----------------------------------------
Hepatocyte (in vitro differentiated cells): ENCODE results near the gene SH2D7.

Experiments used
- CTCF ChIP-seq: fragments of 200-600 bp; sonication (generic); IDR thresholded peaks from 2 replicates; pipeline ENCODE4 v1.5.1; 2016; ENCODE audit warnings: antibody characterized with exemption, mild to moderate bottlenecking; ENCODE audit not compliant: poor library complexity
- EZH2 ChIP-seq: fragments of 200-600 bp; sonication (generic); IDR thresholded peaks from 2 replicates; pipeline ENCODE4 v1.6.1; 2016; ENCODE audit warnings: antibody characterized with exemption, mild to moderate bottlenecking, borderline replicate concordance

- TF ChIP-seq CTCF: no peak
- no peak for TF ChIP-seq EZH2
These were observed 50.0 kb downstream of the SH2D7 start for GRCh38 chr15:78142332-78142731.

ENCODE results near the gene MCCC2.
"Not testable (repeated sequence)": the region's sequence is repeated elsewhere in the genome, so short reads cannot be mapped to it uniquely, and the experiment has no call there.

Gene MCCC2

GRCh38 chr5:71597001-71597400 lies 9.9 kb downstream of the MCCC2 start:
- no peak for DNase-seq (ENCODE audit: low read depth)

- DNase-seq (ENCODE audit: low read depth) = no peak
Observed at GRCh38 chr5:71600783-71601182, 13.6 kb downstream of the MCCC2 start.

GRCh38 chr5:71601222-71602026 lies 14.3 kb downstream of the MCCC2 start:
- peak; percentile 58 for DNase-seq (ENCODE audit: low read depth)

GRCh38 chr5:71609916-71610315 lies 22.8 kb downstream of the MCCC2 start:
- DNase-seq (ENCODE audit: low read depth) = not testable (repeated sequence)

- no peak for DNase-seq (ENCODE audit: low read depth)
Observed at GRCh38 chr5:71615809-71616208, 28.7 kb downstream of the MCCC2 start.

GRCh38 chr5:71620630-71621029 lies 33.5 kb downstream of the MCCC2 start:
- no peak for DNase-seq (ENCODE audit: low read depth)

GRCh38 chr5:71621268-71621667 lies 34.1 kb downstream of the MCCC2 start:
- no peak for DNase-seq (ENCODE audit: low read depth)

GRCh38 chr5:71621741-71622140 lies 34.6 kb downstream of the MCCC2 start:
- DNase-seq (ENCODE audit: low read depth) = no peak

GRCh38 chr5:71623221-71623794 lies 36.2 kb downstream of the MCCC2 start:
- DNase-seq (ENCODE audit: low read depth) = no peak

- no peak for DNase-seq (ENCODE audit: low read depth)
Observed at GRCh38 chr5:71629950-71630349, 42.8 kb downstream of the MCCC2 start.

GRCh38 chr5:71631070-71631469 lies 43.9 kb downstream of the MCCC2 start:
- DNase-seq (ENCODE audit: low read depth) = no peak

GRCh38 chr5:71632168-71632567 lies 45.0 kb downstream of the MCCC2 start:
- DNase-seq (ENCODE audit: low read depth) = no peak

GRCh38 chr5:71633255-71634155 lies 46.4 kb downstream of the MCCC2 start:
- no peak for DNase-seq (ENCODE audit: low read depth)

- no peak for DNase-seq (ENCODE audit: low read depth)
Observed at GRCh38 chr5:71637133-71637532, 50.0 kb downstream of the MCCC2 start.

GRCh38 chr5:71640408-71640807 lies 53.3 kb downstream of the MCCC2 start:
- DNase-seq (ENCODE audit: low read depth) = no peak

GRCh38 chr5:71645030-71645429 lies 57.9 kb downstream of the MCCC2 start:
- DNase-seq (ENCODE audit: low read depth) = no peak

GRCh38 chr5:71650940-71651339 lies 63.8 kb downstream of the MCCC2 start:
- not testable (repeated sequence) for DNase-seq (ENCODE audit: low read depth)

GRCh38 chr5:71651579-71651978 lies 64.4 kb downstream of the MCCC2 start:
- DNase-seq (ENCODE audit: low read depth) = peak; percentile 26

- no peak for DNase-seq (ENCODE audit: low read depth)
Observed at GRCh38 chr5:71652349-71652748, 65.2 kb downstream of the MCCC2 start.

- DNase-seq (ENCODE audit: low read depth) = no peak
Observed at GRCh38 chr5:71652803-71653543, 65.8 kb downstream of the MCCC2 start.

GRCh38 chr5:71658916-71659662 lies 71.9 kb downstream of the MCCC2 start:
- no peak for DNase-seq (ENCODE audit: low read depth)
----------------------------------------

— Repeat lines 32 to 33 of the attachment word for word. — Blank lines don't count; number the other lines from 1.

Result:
- DNase-seq (ENCODE audit: low read depth) = no peak

GRCh38 chr5:71632168-71632567 lies 45.0 kb downstream of the MCCC2 start: